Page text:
When it comes to friendship, who cares about skin color? This classic middle grade novel from Judy Blume carries an important message—with a fresh new look.
Iggie’s House just wasn’t the same. Iggie was gone, moved to Tokyo. And there was Winnie, cracking her gum on Grove Street, where she’d always lived, with no more best friend and two weeks left of summer.
Then the Garber family moved into Iggie’s house—two boys, Glenn and Herbie, and Tina, their little sister. The Garbers were black and Grove Street was white and always had been. Winnie, a welcoming committee of one, set out to make a good impression and be a good neighbor. That’s why the trouble started.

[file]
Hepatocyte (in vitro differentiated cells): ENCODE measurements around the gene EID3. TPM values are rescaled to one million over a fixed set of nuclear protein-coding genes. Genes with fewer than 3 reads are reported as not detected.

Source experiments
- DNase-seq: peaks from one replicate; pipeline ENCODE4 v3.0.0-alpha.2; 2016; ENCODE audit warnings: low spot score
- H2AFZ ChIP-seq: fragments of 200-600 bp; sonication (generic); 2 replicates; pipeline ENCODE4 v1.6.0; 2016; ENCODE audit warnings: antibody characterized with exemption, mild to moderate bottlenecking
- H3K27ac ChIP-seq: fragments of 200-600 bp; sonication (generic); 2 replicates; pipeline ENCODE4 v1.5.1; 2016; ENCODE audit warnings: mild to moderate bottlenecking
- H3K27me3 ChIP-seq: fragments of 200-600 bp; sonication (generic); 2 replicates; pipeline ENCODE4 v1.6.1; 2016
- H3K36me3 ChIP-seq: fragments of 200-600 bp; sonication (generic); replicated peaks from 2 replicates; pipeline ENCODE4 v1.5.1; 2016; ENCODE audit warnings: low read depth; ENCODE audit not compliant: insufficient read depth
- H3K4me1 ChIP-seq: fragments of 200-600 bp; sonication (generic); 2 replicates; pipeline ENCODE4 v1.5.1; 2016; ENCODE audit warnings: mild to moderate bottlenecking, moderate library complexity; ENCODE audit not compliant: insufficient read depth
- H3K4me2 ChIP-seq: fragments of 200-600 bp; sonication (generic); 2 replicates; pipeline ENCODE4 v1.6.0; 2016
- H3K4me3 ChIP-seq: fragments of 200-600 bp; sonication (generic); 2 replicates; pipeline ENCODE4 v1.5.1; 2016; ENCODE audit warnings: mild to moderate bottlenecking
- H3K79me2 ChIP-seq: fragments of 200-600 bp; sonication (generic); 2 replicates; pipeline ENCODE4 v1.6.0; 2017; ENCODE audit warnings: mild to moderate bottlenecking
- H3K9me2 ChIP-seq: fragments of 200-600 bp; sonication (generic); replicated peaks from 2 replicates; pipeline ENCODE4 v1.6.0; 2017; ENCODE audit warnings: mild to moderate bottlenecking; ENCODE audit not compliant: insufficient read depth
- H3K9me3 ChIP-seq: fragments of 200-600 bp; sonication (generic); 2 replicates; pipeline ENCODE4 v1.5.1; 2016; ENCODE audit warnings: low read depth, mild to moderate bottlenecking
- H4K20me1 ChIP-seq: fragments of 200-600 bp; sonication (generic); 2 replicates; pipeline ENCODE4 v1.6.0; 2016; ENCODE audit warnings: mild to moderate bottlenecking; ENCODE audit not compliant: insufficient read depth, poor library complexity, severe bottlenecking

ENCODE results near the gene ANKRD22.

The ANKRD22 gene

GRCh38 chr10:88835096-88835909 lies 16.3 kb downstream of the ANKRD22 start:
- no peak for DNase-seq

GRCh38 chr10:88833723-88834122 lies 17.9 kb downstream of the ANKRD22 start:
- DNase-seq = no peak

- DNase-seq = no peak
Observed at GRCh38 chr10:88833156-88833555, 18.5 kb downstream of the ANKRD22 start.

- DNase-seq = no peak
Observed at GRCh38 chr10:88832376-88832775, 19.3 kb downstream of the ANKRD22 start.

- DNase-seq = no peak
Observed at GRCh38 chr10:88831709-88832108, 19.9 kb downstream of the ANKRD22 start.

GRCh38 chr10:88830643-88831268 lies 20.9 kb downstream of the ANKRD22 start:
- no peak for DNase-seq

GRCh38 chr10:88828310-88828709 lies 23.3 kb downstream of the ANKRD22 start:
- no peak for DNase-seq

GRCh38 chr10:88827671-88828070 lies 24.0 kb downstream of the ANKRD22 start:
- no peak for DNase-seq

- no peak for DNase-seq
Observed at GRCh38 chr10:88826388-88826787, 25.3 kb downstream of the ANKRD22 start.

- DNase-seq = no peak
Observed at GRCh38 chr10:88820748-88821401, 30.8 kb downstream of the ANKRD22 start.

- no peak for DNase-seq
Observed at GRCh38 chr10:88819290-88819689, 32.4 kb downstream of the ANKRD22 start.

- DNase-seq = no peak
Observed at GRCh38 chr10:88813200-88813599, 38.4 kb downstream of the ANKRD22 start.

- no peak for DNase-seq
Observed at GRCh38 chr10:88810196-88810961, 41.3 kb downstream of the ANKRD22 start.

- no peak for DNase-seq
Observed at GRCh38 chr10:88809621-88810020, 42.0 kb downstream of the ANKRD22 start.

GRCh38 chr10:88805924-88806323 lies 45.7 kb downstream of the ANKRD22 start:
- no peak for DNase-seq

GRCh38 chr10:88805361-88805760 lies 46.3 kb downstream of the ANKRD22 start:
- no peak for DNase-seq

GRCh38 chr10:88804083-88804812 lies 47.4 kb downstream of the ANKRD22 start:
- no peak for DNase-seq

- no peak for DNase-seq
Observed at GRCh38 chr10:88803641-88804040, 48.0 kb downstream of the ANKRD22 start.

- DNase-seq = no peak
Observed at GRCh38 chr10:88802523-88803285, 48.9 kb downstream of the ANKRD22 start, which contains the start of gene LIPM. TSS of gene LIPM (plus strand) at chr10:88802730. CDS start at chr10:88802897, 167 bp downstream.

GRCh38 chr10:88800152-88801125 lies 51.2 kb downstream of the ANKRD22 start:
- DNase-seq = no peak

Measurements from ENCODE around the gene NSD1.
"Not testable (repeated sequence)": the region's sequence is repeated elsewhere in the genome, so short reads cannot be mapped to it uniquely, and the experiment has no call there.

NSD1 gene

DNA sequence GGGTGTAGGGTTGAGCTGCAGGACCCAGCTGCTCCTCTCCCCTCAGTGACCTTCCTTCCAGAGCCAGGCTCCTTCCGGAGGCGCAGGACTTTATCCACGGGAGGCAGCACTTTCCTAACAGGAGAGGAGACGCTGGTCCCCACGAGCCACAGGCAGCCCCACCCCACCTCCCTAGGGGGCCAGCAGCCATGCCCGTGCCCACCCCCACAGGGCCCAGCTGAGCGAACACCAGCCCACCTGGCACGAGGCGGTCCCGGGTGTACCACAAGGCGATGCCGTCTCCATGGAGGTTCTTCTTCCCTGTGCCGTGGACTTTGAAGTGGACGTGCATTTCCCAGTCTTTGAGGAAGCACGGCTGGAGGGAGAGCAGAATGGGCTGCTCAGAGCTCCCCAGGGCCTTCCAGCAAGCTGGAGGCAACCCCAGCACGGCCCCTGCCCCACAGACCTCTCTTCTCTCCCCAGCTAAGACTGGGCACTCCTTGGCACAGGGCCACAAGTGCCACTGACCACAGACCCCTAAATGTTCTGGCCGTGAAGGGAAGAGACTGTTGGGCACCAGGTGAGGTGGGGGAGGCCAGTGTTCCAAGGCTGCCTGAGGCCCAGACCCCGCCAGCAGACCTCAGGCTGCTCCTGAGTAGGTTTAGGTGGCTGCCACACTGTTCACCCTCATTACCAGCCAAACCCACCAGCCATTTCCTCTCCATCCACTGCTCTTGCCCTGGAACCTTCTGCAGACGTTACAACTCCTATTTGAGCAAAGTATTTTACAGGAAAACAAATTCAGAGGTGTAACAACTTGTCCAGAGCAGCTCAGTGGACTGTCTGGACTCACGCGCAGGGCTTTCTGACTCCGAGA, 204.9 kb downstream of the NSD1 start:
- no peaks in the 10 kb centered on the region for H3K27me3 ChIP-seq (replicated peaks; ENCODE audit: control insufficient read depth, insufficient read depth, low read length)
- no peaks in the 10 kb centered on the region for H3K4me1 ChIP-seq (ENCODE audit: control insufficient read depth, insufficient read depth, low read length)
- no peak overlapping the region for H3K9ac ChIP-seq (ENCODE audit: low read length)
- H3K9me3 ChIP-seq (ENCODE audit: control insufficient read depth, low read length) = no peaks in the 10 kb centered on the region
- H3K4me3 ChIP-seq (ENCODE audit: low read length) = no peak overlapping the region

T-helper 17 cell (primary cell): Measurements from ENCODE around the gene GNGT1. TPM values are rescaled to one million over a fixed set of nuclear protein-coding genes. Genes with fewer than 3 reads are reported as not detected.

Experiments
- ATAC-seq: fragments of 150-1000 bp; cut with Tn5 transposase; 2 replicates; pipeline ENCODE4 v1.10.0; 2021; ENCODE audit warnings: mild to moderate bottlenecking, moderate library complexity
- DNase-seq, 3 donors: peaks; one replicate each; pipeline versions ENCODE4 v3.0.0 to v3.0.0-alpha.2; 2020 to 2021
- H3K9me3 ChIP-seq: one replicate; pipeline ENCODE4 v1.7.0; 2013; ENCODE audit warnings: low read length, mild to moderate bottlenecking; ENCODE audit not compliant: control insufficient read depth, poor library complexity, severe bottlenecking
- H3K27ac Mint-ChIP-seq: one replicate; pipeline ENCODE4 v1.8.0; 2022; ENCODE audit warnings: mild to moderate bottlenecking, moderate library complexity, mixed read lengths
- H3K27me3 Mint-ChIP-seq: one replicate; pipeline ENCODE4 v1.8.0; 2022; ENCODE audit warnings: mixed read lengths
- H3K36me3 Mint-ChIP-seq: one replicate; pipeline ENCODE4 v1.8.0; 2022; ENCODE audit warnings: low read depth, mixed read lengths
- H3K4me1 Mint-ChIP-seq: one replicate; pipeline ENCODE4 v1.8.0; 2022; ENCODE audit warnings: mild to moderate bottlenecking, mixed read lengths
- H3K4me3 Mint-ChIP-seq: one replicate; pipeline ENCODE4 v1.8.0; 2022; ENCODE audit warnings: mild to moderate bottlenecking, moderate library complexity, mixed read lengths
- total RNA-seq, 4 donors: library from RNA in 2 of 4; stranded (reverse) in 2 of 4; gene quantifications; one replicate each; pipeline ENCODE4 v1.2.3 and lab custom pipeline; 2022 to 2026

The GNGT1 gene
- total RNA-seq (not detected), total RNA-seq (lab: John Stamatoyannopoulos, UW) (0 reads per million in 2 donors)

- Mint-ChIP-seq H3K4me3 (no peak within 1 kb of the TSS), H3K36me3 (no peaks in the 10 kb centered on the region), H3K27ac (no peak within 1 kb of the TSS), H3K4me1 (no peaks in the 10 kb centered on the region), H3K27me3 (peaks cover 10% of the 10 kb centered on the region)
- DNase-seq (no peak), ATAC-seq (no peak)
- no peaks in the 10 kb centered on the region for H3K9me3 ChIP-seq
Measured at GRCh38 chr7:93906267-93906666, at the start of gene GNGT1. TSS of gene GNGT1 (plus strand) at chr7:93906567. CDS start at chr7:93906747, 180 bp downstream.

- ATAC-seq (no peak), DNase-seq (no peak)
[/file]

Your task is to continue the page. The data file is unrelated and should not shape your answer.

Because Glenn and Herbie and Tina didn’t want a “good neighbor.” They wanted a friend.
JUDY BLUME spent her childhood in Elizabeth, New Jersey, making up stories inside her head. She spent her adult years in many places, doing the same thing, only now she writes her stories down on paper. Her numerous books have won many awards, including the National Book Foundation’s Medal for Distinguished Contribution to American Letters.